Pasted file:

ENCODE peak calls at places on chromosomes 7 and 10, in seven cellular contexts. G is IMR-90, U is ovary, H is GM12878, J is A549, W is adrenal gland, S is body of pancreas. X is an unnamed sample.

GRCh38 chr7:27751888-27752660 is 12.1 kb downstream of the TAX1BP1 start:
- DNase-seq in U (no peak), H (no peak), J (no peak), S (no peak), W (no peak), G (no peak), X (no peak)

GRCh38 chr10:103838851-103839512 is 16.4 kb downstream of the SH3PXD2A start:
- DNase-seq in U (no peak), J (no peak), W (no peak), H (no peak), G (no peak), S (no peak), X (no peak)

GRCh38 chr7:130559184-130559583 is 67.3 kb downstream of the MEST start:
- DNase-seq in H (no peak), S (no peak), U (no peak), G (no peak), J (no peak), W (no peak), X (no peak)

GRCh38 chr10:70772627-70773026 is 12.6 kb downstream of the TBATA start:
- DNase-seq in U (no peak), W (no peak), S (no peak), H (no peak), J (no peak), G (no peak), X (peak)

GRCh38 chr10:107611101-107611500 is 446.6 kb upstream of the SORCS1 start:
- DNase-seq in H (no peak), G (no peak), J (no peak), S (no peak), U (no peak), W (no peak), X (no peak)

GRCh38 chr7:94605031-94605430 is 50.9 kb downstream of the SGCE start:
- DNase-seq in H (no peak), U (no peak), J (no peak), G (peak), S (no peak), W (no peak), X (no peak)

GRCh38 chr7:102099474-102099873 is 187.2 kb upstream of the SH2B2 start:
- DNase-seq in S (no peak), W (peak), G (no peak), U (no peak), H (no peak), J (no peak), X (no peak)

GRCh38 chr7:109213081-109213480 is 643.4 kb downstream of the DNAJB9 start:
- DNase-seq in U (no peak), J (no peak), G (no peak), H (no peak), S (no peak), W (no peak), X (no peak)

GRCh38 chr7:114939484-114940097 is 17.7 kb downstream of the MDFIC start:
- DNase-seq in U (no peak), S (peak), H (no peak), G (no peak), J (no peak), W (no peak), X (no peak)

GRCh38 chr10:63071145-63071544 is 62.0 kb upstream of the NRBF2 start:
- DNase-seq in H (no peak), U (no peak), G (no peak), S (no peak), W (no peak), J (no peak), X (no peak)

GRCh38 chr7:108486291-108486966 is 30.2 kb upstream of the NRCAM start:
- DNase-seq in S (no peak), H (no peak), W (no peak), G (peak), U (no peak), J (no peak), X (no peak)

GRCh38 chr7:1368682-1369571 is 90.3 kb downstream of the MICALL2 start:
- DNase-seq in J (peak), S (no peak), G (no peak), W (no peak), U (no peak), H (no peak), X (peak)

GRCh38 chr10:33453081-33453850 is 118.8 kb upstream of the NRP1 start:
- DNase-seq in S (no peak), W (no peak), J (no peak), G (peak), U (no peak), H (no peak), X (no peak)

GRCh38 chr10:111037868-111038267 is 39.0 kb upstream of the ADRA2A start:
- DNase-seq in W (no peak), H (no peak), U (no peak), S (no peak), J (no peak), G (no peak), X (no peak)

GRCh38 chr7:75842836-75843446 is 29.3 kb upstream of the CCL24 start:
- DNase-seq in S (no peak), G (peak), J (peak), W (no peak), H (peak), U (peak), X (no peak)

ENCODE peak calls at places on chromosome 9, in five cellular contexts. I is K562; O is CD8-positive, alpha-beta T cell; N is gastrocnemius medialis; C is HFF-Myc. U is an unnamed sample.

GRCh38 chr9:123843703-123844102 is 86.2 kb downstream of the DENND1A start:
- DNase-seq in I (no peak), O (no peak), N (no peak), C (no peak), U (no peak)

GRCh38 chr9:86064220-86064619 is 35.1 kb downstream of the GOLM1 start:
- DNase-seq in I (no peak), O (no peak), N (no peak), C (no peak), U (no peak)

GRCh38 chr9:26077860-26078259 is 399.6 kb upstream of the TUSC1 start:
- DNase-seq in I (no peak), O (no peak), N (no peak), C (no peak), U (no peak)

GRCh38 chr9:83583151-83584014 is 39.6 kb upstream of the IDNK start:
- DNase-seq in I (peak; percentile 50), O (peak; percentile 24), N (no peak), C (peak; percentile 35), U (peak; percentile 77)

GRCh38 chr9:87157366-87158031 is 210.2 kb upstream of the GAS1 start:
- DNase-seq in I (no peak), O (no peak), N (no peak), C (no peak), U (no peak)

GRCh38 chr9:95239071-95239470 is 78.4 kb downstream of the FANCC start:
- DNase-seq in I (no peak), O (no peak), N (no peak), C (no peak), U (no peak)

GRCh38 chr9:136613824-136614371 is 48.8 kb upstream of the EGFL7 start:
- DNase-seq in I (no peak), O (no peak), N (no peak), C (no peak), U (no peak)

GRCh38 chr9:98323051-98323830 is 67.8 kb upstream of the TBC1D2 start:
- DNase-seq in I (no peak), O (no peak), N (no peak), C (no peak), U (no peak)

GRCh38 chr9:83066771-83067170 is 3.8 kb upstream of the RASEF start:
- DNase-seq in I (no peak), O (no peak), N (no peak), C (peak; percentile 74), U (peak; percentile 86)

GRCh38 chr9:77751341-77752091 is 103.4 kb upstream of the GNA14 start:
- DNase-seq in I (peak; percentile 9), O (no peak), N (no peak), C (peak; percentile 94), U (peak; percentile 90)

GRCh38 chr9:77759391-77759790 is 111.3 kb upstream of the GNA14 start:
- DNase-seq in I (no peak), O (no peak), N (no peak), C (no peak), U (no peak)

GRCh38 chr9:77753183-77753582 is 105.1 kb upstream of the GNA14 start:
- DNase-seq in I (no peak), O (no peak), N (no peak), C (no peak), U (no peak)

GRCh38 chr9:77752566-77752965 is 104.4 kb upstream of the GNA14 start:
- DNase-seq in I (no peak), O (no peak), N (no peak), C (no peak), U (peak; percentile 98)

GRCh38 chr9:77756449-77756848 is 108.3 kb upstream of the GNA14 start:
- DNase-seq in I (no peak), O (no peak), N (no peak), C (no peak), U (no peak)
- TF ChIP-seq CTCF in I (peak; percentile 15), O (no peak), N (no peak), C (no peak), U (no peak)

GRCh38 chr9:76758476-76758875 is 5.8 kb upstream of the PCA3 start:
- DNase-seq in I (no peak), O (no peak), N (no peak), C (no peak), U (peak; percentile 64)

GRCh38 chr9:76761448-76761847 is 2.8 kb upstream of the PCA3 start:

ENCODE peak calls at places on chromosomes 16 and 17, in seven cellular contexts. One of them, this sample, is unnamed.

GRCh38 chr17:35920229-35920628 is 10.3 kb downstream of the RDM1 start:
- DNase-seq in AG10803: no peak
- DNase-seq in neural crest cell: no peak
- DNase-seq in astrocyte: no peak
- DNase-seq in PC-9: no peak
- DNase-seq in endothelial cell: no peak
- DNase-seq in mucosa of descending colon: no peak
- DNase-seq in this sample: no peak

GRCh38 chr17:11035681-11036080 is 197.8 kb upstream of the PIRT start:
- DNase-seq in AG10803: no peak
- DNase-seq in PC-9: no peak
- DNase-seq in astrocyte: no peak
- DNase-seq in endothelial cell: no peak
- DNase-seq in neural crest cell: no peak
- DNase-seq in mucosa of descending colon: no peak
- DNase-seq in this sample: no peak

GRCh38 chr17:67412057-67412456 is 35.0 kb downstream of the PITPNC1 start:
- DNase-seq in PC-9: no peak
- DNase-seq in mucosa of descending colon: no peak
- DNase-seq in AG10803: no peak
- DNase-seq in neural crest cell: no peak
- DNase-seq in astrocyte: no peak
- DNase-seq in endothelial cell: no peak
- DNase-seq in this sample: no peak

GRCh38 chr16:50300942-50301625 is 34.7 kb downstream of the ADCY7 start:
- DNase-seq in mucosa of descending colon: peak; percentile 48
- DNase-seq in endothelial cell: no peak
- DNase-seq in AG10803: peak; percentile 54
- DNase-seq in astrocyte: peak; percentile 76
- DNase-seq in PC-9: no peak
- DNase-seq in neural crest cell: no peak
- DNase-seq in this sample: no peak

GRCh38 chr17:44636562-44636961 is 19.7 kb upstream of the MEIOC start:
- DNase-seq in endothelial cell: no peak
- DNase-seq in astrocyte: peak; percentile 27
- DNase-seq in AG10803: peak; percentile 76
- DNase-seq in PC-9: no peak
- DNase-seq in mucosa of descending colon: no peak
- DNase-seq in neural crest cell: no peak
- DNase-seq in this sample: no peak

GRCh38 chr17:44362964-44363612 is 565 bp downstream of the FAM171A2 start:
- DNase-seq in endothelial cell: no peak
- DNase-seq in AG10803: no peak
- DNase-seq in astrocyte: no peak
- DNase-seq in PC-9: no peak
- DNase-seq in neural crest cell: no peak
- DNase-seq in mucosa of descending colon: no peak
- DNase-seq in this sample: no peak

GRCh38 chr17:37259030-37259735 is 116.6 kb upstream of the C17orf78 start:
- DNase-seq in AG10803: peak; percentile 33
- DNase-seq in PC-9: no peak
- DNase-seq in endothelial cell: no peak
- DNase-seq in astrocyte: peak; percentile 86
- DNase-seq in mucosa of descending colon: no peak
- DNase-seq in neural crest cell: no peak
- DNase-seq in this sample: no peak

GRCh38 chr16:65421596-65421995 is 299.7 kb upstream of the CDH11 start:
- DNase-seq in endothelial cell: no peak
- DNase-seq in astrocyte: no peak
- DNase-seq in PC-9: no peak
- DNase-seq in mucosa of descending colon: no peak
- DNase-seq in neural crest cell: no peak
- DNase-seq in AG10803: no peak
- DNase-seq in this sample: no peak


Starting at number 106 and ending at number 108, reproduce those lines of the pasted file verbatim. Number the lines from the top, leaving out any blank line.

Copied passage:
GRCh38 chr17:44362964-44363612 is 565 bp downstream of the FAM171A2 start:
- DNase-seq in endothelial cell: no peak
- DNase-seq in AG10803: no peak